Venting Frustration with Judges

by Dr. Helene Hubbard
(Bradenton, FL, USA)

I'm a board-certified developmental-behavioral pediatrician who is sometimes called to testify in family court about the developmental and mental health consequences to a child of whatever the facts of the case involve; divorce, abuse, medical condition, environmental factors.

There are only 500 developmental-behavioral pediatricians nationwide because of the extensive preparation; medical school, residency, board-certification as a general pediatrician, additional graduate training, e.g., I hold a Ph.D. in Educational Psychology, counterbalanced by a pay scale that is less than the one for general pediatricians.

My greatest frustration is that after I have explained how a particular child's condition is affected by his circumstances, the judge just looks at me and asks incredulously, "So what about that just getting out of jail for drug use and dealing, having been recently re-arrested for the same offenses and facing additional jail time if convicted makes her a bad mother?" as he returns the child to her custody. Apparently physical presence and emotional availability and mental understanding of the immediacy of a young child's needs don't count in assessing parental fitness. Or "Do you mean to tell me that little first grader has post-traumatic stress disorder and mood disorder and Aspergers?", when records have been submitted of three separate independent evaluations over the last two years attesting to each of those diagnoses.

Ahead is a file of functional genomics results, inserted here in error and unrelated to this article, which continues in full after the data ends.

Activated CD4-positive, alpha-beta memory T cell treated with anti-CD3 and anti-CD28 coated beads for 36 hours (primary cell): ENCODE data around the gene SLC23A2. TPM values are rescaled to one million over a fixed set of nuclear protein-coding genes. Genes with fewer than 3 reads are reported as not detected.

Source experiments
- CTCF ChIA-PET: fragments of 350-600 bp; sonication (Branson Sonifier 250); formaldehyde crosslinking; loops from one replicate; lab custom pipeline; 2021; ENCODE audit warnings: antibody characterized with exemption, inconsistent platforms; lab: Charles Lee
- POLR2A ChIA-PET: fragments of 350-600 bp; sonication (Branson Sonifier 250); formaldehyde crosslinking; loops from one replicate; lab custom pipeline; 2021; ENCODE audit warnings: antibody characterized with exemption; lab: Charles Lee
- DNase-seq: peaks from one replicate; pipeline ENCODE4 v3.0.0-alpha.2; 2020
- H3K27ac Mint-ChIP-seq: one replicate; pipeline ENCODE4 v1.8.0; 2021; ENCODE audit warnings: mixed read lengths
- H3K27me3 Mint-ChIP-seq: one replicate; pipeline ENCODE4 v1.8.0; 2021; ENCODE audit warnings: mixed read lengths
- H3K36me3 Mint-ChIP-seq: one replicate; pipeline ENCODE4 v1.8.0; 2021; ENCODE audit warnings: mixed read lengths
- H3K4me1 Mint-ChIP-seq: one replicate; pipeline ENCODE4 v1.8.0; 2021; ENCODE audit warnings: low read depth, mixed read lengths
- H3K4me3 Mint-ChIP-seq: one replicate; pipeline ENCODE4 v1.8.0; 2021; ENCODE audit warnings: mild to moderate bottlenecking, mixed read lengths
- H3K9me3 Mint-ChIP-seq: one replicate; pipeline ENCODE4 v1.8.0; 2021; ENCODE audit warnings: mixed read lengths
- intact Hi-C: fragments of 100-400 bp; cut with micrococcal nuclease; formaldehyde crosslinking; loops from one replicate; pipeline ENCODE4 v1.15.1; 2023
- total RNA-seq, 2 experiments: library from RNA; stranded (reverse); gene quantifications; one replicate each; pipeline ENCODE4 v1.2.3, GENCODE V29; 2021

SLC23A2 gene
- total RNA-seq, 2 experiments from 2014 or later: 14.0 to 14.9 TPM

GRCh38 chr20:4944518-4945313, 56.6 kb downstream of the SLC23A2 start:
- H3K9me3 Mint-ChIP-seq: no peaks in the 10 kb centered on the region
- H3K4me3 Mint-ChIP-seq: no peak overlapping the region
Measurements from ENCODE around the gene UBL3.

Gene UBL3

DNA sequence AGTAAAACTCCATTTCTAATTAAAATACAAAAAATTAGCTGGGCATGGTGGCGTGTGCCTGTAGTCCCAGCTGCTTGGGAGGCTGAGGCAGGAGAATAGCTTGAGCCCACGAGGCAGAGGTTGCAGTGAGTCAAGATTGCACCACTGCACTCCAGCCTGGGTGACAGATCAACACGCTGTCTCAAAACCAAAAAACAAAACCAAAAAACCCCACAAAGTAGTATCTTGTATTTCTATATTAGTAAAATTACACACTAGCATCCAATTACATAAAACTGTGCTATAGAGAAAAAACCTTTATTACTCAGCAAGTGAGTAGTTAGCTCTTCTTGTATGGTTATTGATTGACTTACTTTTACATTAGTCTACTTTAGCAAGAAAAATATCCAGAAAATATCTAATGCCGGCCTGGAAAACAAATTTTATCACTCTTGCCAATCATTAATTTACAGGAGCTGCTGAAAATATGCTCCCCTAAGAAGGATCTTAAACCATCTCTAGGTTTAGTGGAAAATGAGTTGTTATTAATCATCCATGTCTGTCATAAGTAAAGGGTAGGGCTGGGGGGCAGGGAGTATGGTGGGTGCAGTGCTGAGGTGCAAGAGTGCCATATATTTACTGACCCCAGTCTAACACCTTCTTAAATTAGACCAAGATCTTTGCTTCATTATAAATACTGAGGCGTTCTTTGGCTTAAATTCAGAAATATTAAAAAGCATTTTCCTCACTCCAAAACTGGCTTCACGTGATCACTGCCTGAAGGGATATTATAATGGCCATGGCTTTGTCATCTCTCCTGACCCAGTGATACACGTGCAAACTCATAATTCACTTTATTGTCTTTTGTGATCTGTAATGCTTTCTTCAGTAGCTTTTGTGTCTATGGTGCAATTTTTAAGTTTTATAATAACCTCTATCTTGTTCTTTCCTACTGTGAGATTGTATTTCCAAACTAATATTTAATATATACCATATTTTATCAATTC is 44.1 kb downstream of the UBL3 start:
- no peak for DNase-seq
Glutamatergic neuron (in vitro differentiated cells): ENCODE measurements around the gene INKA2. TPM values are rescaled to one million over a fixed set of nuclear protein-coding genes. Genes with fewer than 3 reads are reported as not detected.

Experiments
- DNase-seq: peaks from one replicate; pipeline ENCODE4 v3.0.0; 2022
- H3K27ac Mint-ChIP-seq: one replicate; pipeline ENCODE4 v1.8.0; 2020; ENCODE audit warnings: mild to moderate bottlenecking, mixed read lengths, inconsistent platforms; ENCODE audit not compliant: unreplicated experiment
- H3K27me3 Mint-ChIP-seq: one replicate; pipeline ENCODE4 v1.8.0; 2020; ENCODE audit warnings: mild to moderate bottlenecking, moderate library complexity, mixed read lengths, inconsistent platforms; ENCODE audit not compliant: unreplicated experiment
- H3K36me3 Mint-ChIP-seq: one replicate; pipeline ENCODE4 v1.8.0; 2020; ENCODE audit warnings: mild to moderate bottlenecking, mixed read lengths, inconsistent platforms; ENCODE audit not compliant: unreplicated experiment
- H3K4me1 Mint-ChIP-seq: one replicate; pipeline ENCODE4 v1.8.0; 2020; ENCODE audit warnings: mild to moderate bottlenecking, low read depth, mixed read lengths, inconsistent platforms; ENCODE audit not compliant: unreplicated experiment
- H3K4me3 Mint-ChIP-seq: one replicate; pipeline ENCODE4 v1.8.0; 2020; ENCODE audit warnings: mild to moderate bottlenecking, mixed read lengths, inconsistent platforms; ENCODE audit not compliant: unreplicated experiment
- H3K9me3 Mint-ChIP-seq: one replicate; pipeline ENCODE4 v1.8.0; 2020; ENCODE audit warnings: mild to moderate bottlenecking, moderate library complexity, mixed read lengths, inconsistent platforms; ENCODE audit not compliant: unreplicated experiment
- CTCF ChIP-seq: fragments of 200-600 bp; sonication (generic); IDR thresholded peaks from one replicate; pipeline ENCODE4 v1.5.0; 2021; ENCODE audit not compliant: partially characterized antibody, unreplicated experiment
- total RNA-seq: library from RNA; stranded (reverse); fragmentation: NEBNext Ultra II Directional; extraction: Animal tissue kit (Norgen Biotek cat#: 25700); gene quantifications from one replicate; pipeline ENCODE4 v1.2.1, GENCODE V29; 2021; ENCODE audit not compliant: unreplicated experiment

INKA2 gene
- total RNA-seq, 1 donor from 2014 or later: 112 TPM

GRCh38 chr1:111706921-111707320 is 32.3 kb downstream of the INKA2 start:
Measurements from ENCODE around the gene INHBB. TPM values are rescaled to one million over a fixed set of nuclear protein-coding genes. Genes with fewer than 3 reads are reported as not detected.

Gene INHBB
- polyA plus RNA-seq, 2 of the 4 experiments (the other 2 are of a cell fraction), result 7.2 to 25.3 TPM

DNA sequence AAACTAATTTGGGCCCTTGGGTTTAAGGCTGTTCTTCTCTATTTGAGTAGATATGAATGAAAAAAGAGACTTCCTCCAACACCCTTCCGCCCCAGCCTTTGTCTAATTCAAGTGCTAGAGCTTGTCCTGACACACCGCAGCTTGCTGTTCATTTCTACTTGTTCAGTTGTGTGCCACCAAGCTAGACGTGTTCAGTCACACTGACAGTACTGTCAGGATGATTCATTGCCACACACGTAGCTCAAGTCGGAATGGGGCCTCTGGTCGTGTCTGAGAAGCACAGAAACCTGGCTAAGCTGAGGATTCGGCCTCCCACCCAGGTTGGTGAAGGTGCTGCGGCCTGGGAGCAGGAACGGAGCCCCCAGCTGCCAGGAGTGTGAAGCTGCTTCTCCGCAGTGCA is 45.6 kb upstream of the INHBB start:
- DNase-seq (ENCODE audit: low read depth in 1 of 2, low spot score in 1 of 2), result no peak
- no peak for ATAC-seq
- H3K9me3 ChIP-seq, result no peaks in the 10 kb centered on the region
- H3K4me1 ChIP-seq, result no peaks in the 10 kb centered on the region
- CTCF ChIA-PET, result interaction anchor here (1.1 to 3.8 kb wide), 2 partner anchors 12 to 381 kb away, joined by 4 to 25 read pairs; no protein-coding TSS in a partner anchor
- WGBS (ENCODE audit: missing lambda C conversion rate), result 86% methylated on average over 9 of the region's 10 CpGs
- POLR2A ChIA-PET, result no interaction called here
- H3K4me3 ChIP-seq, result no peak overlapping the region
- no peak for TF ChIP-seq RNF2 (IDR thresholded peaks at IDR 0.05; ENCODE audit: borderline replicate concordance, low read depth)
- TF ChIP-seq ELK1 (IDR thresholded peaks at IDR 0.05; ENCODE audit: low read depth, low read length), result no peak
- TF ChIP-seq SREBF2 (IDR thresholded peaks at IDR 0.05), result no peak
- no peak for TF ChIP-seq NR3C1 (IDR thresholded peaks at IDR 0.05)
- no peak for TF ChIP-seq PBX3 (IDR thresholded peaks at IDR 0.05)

Or when all the witnesses including me unanimously recommend the same thing, except the "official" case worker, and the judge intones, "I adjudicate this case following the recommendations of the case worker, a 23-year-old BSW who believes in two parents and two kids to a family and thinks the best foster mom in this county parents too many kids, so this toddler with severe reactive attachment disorder who is finally bonding against all odds - including with one of his foster siblings - should be adopted by strangers -- immediately.)"

Or when the adults are all fighting over custody and shared parenting and the child, who is being abused, writes (in my office so authenticity is well documented)to the judge to try to be heard, and the judge gives the letter to the abuser to use in dealings with child but refuses to read it himself until after the court hearing. Or when I provide scientific corroboration for the testimony I give and the judge waves it aside AND likewise ignores the testimony even though I am the only expert witness called in the case.

In fairness, I have encountered many wise and wonderful judges over the years -- who believed scientific research and valued expert opinion -- who listened to evidence and understood the forces past and present that determine the outcome of a child's future.

But I still have a hard time accepting arbitrary decisions based on the whim of an individual who wields power of life, death and disability with such cavalier disregard for the innocent child whose fate he determines.

Click here to read or post comments

Return to Forensic Psychology 2.0.

Criminal Profiling: An Introductory Guide Book Cover and Description.